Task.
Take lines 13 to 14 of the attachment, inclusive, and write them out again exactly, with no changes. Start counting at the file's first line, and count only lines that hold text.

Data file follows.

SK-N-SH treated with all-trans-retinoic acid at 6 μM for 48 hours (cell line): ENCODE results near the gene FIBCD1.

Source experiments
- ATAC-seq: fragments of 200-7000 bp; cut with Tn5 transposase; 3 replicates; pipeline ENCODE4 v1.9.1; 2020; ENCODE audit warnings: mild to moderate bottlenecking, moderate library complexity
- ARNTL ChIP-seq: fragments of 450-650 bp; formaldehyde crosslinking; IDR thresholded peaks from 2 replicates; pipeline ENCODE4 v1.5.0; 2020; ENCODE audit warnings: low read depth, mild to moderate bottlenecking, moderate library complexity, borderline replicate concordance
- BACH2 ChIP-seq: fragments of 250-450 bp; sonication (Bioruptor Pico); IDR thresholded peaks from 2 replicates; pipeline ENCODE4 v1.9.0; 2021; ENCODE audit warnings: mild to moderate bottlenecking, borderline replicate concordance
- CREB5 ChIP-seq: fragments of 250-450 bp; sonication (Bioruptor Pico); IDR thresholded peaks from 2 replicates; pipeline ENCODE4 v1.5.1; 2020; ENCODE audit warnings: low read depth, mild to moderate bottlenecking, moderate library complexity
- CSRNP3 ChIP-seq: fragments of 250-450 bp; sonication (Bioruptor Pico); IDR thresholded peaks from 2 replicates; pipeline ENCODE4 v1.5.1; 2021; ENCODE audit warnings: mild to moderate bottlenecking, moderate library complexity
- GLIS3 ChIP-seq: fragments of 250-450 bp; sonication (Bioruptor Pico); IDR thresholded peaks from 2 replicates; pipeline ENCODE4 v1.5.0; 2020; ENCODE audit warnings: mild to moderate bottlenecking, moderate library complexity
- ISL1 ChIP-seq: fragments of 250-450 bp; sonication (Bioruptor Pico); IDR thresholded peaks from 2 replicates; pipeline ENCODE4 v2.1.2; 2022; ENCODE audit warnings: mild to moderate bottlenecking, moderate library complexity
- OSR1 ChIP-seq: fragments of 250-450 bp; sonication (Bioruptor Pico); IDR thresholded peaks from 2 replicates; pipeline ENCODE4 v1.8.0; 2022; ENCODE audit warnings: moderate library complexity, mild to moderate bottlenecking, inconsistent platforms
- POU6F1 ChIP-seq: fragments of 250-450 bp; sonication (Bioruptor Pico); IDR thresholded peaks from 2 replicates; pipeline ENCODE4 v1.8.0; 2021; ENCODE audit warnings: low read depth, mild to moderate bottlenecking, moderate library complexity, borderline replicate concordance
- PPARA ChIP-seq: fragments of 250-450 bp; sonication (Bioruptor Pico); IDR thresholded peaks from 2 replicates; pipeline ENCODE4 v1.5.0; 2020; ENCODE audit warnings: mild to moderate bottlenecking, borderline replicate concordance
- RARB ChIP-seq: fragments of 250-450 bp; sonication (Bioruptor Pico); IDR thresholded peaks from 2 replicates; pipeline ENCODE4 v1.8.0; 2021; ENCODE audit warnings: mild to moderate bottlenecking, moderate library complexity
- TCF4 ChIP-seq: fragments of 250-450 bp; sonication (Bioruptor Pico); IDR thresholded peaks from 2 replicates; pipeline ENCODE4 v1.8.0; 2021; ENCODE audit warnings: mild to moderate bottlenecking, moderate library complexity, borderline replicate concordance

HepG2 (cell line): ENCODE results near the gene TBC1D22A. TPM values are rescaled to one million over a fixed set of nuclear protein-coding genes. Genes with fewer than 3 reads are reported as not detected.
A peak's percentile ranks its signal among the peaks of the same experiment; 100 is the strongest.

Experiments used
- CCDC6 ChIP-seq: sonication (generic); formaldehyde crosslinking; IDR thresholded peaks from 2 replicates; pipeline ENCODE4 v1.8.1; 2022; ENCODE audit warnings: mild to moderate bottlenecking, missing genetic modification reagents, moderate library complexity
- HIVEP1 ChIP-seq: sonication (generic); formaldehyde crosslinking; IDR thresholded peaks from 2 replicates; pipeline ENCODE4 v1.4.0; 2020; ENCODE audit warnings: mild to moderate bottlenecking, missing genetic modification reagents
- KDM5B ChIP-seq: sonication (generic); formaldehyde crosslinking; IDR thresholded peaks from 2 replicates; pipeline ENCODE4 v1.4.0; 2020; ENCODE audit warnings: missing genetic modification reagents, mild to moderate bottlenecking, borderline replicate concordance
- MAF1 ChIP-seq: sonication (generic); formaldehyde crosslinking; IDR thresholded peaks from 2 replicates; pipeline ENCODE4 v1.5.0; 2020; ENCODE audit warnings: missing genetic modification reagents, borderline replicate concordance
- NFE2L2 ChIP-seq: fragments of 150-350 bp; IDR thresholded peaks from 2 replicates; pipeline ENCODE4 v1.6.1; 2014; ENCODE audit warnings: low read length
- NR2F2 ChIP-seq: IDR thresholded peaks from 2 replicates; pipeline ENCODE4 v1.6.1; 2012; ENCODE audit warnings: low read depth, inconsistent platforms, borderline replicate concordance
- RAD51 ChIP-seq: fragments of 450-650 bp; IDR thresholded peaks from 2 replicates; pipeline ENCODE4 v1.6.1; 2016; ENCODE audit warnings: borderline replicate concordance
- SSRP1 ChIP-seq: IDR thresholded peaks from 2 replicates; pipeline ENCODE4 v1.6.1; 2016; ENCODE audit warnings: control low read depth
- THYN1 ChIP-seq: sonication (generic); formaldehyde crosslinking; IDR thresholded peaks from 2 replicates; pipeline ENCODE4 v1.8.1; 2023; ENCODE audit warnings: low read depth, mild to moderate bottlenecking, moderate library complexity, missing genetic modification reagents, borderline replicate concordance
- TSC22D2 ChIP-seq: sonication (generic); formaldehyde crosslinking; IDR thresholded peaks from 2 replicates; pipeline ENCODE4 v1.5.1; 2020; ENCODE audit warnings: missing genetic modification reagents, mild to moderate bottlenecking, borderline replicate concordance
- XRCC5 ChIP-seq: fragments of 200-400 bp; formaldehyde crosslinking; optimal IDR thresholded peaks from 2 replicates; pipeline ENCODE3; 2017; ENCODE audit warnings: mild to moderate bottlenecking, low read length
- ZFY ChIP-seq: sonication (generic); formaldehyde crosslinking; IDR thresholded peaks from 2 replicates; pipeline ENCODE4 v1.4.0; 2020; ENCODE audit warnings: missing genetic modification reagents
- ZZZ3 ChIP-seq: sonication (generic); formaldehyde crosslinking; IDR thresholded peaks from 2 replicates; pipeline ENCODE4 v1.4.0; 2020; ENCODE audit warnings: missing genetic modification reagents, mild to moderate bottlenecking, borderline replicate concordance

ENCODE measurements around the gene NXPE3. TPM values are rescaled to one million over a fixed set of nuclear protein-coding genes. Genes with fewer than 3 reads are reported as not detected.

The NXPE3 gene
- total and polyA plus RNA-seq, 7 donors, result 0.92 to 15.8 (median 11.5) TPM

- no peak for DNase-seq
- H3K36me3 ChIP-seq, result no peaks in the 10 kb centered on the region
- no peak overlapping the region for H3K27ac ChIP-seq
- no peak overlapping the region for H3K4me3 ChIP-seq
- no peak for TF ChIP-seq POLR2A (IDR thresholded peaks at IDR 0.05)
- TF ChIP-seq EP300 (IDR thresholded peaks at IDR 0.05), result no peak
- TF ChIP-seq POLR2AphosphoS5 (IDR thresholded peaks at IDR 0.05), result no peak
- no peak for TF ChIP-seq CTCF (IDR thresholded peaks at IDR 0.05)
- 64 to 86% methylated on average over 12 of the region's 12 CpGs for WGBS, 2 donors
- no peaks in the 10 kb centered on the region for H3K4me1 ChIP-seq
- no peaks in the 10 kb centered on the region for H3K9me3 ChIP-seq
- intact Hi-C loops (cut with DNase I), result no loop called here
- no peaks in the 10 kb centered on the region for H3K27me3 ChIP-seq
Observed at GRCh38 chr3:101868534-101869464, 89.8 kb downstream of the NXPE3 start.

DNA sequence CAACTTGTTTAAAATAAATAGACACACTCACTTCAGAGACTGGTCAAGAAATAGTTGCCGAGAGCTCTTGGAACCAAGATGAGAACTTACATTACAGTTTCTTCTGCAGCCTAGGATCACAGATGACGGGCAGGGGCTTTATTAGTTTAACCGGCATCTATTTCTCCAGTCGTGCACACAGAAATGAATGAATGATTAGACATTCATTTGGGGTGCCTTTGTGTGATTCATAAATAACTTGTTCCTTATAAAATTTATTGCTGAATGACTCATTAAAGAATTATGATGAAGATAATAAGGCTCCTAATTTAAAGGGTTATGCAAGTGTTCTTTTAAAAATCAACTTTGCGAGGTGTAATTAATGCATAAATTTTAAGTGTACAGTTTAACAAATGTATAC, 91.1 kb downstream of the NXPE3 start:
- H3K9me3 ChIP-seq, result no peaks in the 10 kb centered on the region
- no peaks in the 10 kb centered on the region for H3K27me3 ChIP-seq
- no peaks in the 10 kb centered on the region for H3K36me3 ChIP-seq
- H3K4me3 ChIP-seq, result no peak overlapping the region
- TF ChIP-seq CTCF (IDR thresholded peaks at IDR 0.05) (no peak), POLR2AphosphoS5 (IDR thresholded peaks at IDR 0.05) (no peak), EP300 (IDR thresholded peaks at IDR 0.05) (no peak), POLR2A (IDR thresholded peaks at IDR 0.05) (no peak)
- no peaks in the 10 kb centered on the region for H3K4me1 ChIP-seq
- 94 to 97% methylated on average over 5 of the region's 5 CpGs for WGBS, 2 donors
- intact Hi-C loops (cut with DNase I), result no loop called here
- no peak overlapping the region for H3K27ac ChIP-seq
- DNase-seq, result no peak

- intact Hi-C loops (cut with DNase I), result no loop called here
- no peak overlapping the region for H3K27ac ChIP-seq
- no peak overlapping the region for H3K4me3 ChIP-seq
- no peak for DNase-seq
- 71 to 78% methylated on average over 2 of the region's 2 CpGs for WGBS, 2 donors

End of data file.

- RARB ChIP-seq: fragments of 250-450 bp; sonication (Bioruptor Pico); IDR thresholded peaks from 2 replicates; pipeline ENCODE4 v1.8.0; 2021; ENCODE audit warnings: mild to moderate bottlenecking, moderate library complexity
- TCF4 ChIP-seq: fragments of 250-450 bp; sonication (Bioruptor Pico); IDR thresholded peaks from 2 replicates; pipeline ENCODE4 v1.8.0; 2021; ENCODE audit warnings: mild to moderate bottlenecking, moderate library complexity, borderline replicate concordance